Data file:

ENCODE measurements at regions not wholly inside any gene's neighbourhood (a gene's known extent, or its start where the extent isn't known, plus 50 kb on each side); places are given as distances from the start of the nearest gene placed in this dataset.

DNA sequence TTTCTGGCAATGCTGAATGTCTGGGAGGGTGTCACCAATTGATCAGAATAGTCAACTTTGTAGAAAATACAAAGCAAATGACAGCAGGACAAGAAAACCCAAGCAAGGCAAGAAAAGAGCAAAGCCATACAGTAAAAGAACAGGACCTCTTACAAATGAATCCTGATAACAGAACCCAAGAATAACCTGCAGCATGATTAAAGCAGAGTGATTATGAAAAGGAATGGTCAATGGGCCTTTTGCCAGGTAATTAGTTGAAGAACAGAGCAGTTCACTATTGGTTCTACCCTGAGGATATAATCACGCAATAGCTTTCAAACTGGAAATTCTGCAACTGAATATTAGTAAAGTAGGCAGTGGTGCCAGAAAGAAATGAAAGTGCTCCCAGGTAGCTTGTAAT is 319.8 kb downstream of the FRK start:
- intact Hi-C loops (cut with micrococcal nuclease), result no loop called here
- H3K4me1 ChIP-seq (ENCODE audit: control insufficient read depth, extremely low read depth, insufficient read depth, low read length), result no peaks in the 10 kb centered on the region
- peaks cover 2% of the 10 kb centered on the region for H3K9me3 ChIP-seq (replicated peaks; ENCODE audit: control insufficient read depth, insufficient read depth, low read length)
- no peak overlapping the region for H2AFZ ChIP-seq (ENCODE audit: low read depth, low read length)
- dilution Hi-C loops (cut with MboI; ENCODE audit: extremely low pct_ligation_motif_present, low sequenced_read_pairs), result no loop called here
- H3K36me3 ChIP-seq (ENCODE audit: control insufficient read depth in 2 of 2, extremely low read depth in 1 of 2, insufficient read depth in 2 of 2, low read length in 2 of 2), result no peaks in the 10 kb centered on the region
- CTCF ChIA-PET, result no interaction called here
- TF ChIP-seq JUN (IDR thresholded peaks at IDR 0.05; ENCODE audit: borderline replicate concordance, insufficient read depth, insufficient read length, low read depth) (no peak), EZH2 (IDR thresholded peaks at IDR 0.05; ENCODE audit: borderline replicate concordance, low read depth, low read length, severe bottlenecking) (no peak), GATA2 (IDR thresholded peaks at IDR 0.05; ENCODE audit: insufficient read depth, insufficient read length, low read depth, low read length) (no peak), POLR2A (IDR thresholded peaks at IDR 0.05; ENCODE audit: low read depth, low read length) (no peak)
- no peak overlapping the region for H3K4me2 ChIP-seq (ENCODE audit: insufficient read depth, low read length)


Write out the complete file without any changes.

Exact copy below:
ENCODE measurements at regions not wholly inside any gene's neighbourhood (a gene's known extent, or its start where the extent isn't known, plus 50 kb on each side); places are given as distances from the start of the nearest gene placed in this dataset.

DNA sequence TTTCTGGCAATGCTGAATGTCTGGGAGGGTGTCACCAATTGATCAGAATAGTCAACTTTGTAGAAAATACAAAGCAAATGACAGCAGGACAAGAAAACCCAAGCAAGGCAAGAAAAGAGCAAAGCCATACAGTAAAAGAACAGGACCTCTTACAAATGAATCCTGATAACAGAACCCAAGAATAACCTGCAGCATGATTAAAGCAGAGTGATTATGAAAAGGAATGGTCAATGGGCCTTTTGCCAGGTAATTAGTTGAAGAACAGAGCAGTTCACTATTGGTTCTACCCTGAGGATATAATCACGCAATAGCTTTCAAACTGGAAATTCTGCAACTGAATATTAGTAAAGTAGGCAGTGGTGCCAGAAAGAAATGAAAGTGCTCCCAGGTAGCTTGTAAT is 319.8 kb downstream of the FRK start:
- intact Hi-C loops (cut with micrococcal nuclease), result no loop called here
- H3K4me1 ChIP-seq (ENCODE audit: control insufficient read depth, extremely low read depth, insufficient read depth, low read length), result no peaks in the 10 kb centered on the region
- peaks cover 2% of the 10 kb centered on the region for H3K9me3 ChIP-seq (replicated peaks; ENCODE audit: control insufficient read depth, insufficient read depth, low read length)
- no peak overlapping the region for H2AFZ ChIP-seq (ENCODE audit: low read depth, low read length)
- dilution Hi-C loops (cut with MboI; ENCODE audit: extremely low pct_ligation_motif_present, low sequenced_read_pairs), result no loop called here
- H3K36me3 ChIP-seq (ENCODE audit: control insufficient read depth in 2 of 2, extremely low read depth in 1 of 2, insufficient read depth in 2 of 2, low read length in 2 of 2), result no peaks in the 10 kb centered on the region
- CTCF ChIA-PET, result no interaction called here
- TF ChIP-seq JUN (IDR thresholded peaks at IDR 0.05; ENCODE audit: borderline replicate concordance, insufficient read depth, insufficient read length, low read depth) (no peak), EZH2 (IDR thresholded peaks at IDR 0.05; ENCODE audit: borderline replicate concordance, low read depth, low read length, severe bottlenecking) (no peak), GATA2 (IDR thresholded peaks at IDR 0.05; ENCODE audit: insufficient read depth, insufficient read length, low read depth, low read length) (no peak), POLR2A (IDR thresholded peaks at IDR 0.05; ENCODE audit: low read depth, low read length) (no peak)
- no peak overlapping the region for H3K4me2 ChIP-seq (ENCODE audit: insufficient read depth, low read length)